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Emery v. Polley

United States District Court, C.D. Illinois

February 3, 2015

DONALD EMERY, K95751, Petitioner,
v.
CECIL POLLEY, Warden, Respondent.

ORDER AND OPINION

JAMES E. SHADID, Chief District Judge.

This matter is before this Court on Petitioner, Donald Emery's ("Emery"), Petition for Writ of Habeas Corpus pursuant to 28 U.S.C. ยง 2254 [1], Respondent Cecil Polley's Answer [10], and Emery's Reply [12]. For the reasons set forth below, the Petition [1] is DENIED.

BACKGROUND

Emery is an inmate at the Graham Correctional Center in Hillsboro, Illinois under the custody of Warden Cecil Polley. At his February 4, 2008 bench trial in the McLean County Circuit Court, Emery was charged with one count of unlawful possession of a controlled substance with intent to deliver, in that he knowingly possessed with the intent to deliver more than fifteen grams, but less than 100 grams, of a substance containing cocaine. Emery was also charged with one count of unlawful possession of a controlled substance with the intent to deliver more than 5, 000 grams of cannabis.

At trial, Officer Jacob Zabukovec testified while on duty on the evening of July 27, 2007, he assisted Sergeant Kelley in returning a runaway juvenile ("DW") back to his home on Orlando Street in Normal, Illinois ("Orlando Street apartment"). During transport, DW informed the officers that his parents had drugs in their apartment. As DW was fourteen at the time, the officers believed he was either exaggerating or lying. When the officers arrived at the apartment, Jeanette Emery ("Jeanette") opened the door.

Jeanette invited the officers inside the front door where the officers told her DW told them there were drugs in the home. Jeanette allowed the officers to search the home. The officers recovered more than twenty-five pounds of marijuana, more than fifty grams of cocaine, and three hundred dollars from the master bedroom of the Orlando Street apartment. The money and most of the cocaine were found in a Nike shoebox containing a pair of black Nike shoes, men's size 11.5. Officers found a majority of the marijuana in a filing cabinet that also contained a notebook with Emery's name on it as well as several mail items addressed to Emery.

Jeanette waived her Fifth Amendment privilege and testified during trial. Jeanette testified she was facing her own pending charges related to Emery's charges and had not received any promises from the State in exchange for her testimony, but had hopes that her testimony would bring closure to her case, thereby enabling her to go home, return to her children, and get back to work. On cross-examination, Jeanette testified she did not expect any preferential treatment. During Emery's case in chief, his attorney showed Jeanette a letter she had written to Emery indicating she had received a plea offer in exchange for her testimony. During cross-examination by the State, Jeanette explained she had never accepted the plea offer mentioned in her letter and was not testifying pursuant to an agreement.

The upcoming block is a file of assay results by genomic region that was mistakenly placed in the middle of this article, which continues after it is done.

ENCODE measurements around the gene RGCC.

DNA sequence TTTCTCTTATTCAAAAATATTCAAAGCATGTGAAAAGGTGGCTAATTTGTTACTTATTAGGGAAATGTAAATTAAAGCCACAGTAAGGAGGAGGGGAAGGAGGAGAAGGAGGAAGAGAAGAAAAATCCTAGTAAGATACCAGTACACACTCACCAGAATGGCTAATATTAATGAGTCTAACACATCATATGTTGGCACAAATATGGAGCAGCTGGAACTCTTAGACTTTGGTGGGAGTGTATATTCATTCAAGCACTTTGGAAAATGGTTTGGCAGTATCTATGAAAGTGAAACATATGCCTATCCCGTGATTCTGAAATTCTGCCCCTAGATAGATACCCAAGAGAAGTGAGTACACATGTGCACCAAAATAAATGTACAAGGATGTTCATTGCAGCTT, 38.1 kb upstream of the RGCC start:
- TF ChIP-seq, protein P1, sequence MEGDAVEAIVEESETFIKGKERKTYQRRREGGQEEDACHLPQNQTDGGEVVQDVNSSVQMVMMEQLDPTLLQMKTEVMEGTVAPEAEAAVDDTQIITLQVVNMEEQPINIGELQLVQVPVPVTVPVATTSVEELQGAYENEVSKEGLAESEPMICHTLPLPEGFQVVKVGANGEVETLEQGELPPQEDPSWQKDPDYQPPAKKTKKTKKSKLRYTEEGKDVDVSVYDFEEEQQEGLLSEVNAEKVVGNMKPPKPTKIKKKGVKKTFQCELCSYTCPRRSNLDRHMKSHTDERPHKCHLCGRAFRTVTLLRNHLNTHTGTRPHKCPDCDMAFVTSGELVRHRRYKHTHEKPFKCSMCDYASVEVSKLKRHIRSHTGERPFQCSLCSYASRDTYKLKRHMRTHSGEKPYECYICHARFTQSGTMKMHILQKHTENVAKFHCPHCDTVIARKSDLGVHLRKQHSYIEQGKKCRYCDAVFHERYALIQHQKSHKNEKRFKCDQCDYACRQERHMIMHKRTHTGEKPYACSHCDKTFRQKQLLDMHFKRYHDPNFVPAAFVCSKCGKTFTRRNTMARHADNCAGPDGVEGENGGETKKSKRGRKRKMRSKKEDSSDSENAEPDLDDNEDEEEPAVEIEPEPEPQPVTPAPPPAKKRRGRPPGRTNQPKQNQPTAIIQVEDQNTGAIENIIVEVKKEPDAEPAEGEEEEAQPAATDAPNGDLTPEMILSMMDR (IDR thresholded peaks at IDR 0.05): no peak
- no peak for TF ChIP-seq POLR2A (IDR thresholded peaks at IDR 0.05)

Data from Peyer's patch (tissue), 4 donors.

Jeanette also testified Emery brought the marijuana and cocaine into their bedroom, she witnessed Emery package the marijuana for distribution, and helped him on one occasion. Jeanette also witnessed Emery's brother, cousin, and friend package the marijuana. Jeanette further testified Emery instructed her as to how she should handle her pending charges. The State introduced letters Emery wrote to Jeannette; the letters instructed Jeanette how to handle the charges against her without implicating Emery.

Emery testified on his own behalf and denied all wrong-doing and implicated Jeanette. He testified he did not live at the Orlando Street apartment and had slept there a few times, but never on consecutive nights. Emery claimed he lived with various friends; however, in a sworn affidavit Emery executed shortly after his arrest, he gave the Orlando Street apartment as his residence. He testified he had no knowledge of the drugs found in the Orlando Street apartment and he witnessed Jeanette selling illegal drugs in the past.

Emery's brother, Kendall Emery ("Kendall") testified and largely corroborated Petitioner's testimony. Kendall testified that although Emery slept at the Orlando Street apartment, he did not live there. On cross-examination, Kendall admitted that shortly after his arrest on August 3, 2007, he told a law enforcement official he lived at Fairview Apartments, Orlando Avenue, Normal, Illinois.

On February 13, 2008, the judge found Emery guilty of possession of marijuana with intent to deliver and possession of a controlled substance with intent to deliver. On March 26, 2008, the court sentenced Emery to concurrent prison terms of fourteen years on both counts.

Direct Appeal

On July 2, 2009, Emery filed a direct appeal to the Illinois Appellate Court in which he contended: (1) the evidence was insufficient to support his convictions; (2) the trial court relied on evidence that had not been admitted into evidence; and (3) trial counsel was ineffective for failing to invoke Emery's marital privilege to challenge portions of Jeanette's testimony during trial. On November 25, 2009, the state appellate court confirmed Emery's conviction. People v. Emery, No X-XX-XXXX (2009). On March 24, 2010, the ...


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